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Multiple use of single use solutions: a dangerous practice
  1. D V Seal
  1. Correspondence to: D V Seal, MD, Applied Vision Research Centre, City University, Northampton Square, London EC1V 0HB, UK;

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I am writing to raise an issue for routine ophthalmic and optometry practice that contravenes the principles of clinical governance and generates an avoidable infection risk to patients.

My concern relates to single use preservative-free ophthalmic solutions, particularly those used for diagnostic purposes in hospital eye clinics and optometry practices. The regulatory guidelines1 and the updated guidance note from the Royal Pharmaceutical Society ( specify that products designed and licensed for single use must be discarded immediately after use.

In practice, however, a recent study2 has documented the routine misuse of single use solutions (Minims), generating an unnecessary risk of infection transferral between patients. Single use solutions used multiple times were shown to have a significantly higher rate of contamination than those that were used once then discarded (45% versus 4%). An associated audit (Qureshi MA, personal communication, 2004) of hospitals in the London region found that 86% of the ophthalmologists surveyed admitted to multiple uses of single use solutions between different patients.

The study demonstrated the principle that single use products could act as a vehicle for transmission of micro-organisms present on the practitioner’s hands or in the lid flora, if shared between patients. We know that gloves are typically not worn in outpatient ophthalmic practice, and that hands are not always washed between each and every patient. We note that even though the eye drop unit itself does not touch the patient’s eye or surrounding area, the practitioner often does touch the patient with his/her hands. Furthermore, the potential exists for infection transfer without physical contact. Aside from the risk of infecting the patient, the efficacy of the medication can be compromised in the event of contamination.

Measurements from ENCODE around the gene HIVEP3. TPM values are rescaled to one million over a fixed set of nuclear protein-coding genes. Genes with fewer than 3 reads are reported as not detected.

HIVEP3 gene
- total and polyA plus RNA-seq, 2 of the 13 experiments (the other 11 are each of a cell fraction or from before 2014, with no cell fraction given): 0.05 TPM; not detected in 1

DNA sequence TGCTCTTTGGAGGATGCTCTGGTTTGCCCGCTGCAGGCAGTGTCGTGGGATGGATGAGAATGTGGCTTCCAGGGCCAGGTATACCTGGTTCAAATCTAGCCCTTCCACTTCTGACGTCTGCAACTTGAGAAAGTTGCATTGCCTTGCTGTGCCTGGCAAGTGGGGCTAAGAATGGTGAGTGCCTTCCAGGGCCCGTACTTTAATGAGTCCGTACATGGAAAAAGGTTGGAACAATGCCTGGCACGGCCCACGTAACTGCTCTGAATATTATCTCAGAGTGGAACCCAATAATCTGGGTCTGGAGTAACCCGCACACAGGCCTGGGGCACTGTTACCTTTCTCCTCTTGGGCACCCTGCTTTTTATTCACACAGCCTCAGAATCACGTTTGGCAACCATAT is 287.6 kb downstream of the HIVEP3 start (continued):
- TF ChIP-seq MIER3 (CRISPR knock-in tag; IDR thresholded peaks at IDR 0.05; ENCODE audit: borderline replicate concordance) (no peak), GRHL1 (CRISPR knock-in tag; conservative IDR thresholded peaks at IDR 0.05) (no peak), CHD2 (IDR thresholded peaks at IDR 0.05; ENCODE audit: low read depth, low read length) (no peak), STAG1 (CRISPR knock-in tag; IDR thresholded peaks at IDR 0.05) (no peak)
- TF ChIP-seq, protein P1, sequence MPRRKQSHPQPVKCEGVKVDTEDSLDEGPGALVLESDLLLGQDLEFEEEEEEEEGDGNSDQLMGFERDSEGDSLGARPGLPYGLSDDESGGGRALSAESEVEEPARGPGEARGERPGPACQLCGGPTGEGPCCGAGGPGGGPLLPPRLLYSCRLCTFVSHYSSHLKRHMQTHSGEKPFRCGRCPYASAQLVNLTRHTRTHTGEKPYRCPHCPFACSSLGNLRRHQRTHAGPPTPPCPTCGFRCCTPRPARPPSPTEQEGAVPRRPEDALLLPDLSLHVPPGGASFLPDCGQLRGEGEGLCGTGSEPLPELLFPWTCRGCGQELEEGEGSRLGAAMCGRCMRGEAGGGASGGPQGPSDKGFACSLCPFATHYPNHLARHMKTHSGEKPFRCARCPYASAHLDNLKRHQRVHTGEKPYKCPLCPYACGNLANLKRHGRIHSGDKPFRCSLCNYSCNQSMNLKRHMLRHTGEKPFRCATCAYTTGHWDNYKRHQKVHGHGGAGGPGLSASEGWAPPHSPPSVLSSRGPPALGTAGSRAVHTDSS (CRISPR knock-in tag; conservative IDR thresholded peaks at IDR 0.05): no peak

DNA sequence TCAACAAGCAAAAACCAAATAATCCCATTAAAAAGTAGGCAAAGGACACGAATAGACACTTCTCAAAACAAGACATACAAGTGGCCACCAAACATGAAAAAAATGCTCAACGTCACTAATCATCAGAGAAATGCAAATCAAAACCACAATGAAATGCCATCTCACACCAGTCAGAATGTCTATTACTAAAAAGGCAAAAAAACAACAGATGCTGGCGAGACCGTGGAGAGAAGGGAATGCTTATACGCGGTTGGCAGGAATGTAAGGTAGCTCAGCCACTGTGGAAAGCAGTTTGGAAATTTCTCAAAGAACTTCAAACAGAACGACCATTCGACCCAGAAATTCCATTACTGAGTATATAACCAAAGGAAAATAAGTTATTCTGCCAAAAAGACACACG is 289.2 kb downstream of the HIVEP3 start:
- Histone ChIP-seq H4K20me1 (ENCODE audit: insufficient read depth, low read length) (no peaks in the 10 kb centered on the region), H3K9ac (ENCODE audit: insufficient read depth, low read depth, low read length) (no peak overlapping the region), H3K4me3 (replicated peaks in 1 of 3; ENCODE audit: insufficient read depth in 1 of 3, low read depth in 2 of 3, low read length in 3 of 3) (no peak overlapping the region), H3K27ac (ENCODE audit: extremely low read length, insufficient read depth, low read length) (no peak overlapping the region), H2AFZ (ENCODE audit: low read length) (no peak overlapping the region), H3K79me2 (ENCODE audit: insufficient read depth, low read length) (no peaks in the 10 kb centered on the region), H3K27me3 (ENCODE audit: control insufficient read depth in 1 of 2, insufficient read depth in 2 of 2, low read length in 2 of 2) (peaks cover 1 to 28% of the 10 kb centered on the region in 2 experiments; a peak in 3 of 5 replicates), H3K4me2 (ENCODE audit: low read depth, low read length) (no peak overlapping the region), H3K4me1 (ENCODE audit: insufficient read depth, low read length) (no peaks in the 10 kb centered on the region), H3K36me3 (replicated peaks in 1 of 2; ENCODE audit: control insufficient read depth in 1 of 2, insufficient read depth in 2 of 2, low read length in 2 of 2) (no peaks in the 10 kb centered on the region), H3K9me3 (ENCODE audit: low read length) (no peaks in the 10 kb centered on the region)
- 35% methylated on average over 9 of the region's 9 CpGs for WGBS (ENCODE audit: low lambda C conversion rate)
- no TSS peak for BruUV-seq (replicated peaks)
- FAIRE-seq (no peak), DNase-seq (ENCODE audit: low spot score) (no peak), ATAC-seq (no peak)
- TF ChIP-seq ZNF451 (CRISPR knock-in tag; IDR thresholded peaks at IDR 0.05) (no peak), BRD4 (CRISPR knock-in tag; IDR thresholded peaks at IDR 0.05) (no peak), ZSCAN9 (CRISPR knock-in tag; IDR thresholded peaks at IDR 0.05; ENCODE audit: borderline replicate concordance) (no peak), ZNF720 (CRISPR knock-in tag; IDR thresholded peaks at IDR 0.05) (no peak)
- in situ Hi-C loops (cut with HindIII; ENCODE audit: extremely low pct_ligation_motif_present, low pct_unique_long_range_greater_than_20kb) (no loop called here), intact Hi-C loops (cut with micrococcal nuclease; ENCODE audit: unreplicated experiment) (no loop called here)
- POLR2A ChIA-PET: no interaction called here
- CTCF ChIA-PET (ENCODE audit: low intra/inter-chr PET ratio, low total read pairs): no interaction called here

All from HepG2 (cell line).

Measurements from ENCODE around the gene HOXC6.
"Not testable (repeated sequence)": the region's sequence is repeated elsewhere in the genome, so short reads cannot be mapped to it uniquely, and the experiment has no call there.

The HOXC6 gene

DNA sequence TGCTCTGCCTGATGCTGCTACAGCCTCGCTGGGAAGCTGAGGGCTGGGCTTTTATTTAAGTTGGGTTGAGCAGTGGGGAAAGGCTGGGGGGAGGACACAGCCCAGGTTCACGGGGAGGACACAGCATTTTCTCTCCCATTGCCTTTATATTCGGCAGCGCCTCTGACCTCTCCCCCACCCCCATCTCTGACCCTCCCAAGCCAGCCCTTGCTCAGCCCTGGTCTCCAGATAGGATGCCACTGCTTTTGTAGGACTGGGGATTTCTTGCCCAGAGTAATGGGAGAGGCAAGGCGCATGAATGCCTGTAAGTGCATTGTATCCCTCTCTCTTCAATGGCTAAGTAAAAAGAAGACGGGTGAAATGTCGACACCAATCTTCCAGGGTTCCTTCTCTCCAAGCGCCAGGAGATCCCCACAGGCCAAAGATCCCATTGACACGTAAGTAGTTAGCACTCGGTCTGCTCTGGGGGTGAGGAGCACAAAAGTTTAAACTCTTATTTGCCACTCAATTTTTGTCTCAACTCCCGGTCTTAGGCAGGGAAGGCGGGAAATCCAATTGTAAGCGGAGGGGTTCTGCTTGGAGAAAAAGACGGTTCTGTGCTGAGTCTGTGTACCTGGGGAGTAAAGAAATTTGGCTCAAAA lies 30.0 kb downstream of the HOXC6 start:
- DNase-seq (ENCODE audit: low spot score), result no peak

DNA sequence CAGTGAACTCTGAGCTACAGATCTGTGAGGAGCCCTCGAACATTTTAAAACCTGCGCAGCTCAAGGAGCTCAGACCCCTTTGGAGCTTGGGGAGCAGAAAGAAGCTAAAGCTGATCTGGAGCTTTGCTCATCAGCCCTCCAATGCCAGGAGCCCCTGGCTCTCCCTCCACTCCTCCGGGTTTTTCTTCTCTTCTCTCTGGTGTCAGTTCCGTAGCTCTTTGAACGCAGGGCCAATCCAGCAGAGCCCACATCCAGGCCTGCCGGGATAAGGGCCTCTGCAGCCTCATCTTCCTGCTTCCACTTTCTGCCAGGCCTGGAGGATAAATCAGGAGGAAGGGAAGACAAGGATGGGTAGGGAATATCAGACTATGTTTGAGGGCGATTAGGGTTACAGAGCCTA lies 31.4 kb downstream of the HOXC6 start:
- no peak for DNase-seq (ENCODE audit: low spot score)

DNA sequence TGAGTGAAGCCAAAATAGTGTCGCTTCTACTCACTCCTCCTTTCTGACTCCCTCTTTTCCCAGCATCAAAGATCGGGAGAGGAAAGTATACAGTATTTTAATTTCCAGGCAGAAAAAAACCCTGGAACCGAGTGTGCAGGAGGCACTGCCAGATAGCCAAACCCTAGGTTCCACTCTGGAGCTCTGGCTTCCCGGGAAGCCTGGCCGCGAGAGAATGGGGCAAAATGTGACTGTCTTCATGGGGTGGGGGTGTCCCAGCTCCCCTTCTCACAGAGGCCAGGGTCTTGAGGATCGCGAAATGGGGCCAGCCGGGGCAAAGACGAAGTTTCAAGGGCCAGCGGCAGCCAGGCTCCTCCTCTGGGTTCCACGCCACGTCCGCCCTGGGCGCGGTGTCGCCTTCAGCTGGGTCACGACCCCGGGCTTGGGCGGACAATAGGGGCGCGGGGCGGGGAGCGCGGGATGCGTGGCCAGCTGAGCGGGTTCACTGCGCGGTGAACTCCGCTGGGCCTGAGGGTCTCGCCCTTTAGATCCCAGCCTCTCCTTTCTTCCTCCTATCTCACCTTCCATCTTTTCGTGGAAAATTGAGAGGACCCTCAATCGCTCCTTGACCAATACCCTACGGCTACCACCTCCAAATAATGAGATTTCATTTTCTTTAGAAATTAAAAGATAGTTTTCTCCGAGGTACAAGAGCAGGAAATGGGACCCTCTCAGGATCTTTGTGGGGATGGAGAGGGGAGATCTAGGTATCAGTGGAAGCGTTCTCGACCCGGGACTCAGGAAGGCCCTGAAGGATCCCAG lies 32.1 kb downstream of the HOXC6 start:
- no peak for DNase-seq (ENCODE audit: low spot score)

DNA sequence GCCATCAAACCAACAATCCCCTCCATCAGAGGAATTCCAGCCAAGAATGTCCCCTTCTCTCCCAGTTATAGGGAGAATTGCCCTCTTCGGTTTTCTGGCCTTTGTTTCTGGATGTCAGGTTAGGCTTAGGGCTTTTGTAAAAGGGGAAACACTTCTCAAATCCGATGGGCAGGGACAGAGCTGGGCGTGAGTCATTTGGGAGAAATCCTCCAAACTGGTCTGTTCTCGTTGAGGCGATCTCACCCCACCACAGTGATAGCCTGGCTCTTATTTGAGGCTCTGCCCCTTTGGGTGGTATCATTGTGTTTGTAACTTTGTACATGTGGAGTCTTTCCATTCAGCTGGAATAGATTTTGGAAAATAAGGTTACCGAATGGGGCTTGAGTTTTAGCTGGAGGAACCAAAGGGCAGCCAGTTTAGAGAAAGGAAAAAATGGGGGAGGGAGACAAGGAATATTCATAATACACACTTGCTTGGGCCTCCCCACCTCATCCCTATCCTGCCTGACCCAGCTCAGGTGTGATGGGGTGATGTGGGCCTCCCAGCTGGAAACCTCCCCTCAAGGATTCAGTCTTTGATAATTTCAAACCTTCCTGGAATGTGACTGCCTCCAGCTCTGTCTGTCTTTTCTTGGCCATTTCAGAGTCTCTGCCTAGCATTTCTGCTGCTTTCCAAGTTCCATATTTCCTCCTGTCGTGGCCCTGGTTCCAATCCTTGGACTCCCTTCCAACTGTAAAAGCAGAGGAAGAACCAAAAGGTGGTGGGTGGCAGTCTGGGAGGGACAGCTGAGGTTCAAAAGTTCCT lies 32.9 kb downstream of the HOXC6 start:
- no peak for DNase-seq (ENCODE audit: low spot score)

My own experience of ophthalmologists and hospital pharmacists indicates that in some cases the interpretation of the term “immediately” has been stretched beyond the simple instruction to “use once and discard.” For example, some published papers (Marchese et al3) refer to a, now outdated, EMEA instruction to use such products within three hours of opening. The EMEA has since replaced this with an updated guideline4 indicating that the usage time after opening is dependent on the nature of the product, yet this still encourages the user to retain the product for multiple use after first opening.

Clinical governance requires that risks and hazards to patients be reduced to as low a level as possible. Single use products are available for this purpose and should be used as intended and as licensed for one patient only. Repeated use in the same patient over a limited period up to 24 hours after first opening the product may be possible, depending on the product, and at the discretion of the clinician who must ensure that the product is not used on any other patient. I urge your readers to take action as necessary to ensure compliance.


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